a third at the time of his death. Uncompleted to this day, the guitar
hangs on a wall in his home. “People ask me if I miss Randy as a guitar
player,” Jackson says “I miss him as a man.” ChetThompson was a local
guitarist who took lessons from Rhoads and later played in the band
Hellion. After Rhoads’s death, he didn’t play guitar for six months. He
couldn’t bring himself to attend the funeral and still hasn’t visited his
grave. “I haven’t really faced the fact that he died,” he said. “I prefer to
think he’s still out there somewhere playing guitar.”
Kevin DuBrow of Quiet Riot got a call at 10 in the morning, which
woke him up. He couldn’t believe that Rhoads had died and went back
to sleep. Several minutes later, he bolted out of bed and turned on the
radio. The stations he tuned to were playing Ozzy Osbourne songs. He
realized they were playing the songs in Rhoads’s memory. DuBrow later
checked his watch, and it had stopped at the exact time Rhoads died.
Ten days after the accident, the tour continued. Guitarist Bernie
Torme played the first shows but was soon replaced by Night Ranger
guitarist Brad Gillis. Osbourne said that if it weren’t for Sharon Arden
forcing him to continue the tour, he never would have stepped on a
stage again. Rhoads’s dream had been to play Madison Square Garden.
He was killed two weeks before the show.

“The saddest moment, among many, for me was doing Madison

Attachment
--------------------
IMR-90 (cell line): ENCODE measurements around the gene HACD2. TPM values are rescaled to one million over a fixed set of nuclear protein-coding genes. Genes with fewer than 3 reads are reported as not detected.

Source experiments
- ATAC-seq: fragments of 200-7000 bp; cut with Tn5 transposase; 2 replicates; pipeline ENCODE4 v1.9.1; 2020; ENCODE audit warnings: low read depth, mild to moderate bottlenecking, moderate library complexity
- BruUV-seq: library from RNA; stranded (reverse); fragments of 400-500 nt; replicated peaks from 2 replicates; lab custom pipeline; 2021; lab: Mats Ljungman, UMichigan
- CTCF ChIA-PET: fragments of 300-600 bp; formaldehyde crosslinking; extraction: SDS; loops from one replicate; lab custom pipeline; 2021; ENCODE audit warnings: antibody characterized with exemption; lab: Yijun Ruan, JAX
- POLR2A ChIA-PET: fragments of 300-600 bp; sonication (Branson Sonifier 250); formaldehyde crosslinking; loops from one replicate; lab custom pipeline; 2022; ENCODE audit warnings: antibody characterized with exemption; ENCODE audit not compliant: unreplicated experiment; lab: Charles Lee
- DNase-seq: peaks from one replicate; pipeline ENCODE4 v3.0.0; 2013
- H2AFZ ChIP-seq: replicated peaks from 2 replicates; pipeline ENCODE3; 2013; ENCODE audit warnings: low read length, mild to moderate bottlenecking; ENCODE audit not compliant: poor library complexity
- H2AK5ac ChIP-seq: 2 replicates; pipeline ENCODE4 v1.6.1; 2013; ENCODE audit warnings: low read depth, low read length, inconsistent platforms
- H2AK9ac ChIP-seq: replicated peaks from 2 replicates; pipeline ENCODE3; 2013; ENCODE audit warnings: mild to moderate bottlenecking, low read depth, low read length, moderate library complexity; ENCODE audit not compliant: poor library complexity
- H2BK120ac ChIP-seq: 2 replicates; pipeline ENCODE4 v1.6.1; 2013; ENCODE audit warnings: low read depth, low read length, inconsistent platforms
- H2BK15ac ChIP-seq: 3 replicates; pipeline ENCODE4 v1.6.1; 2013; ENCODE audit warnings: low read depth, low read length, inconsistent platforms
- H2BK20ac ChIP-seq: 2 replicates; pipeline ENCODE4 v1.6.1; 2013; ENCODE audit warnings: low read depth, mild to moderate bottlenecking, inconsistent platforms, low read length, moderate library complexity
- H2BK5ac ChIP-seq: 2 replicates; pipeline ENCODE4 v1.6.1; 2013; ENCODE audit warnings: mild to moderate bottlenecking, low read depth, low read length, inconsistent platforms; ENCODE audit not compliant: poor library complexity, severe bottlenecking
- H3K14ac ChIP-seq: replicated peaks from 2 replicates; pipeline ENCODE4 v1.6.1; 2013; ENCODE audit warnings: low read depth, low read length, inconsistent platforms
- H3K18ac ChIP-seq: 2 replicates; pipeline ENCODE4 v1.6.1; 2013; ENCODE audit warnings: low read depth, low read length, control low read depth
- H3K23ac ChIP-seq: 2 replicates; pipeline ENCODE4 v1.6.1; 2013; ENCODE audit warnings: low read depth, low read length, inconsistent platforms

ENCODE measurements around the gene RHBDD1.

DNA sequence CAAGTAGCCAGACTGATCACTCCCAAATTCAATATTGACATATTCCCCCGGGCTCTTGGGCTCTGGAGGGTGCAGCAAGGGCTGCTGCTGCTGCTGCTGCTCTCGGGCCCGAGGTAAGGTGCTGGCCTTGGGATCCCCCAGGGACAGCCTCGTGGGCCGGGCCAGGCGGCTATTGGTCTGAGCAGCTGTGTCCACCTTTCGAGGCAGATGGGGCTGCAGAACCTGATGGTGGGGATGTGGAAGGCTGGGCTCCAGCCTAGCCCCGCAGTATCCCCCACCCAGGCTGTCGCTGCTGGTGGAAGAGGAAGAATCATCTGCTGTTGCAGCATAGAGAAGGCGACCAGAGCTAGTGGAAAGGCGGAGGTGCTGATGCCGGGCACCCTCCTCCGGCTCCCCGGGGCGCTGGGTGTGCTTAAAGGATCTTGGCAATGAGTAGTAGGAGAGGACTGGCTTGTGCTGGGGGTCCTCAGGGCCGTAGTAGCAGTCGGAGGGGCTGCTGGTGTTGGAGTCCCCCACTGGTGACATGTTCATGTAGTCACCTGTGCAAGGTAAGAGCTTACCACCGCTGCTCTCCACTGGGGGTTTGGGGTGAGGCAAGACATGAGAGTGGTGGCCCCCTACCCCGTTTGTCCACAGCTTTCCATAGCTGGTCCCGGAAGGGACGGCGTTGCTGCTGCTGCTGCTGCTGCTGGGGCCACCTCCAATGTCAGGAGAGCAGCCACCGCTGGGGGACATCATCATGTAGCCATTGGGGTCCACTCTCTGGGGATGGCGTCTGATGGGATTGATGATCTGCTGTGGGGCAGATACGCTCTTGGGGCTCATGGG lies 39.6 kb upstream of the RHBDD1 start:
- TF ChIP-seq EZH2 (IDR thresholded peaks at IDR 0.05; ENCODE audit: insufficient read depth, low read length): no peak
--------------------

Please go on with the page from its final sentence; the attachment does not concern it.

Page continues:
Square Garden,” says Sarzo. “Randy was really looking forward to that
show. By the time we got there, it was like a wake. Everybody in
the audience had banners. Having to finish that tour was really tough.
We were going to funerals and rehearsing and auditioning people at the
same time. It got tougher and tougher to get on that stage.” It was espe-
cially hard for Sarzo to hear Randy’s riffs onstage, then turn around and
not see him.
Before Rhoads died, the band was contracted to put out a double
live album. Side one would be Osboume’s solo band material; side two
would be Black Sabbath songs, which Rhoads hadn’t been thrilled
about doing. Osbourne had a live album in the can that had been
recorded with Rhoads, and former Black Sabbath manager and Jet
Records owner Don Arden tried to force him to put out the album
Osbourne refused, infuriated by even having to consider releasing the
album while the wounds of Rhoads’s death were still open.

Osbourne owed the label $1.5 million, and Jet wouldn’t let him out
of his deal until he paid. He could have made a fortune releasing the last
known recording of Rhoads right after his death, but he couldn’t bear
to do it. “The record company had me by the balls,” he recalled. “[But]
there was no way I was going to let the record company make a whore
out of Randy.” Osbourne would not release the album without Delores
Rhoads’s blessing. She granted it in 1987, and Tribute became a Top Ten hit.
To fulfill his contractual obligations and free himself from Arden, Os-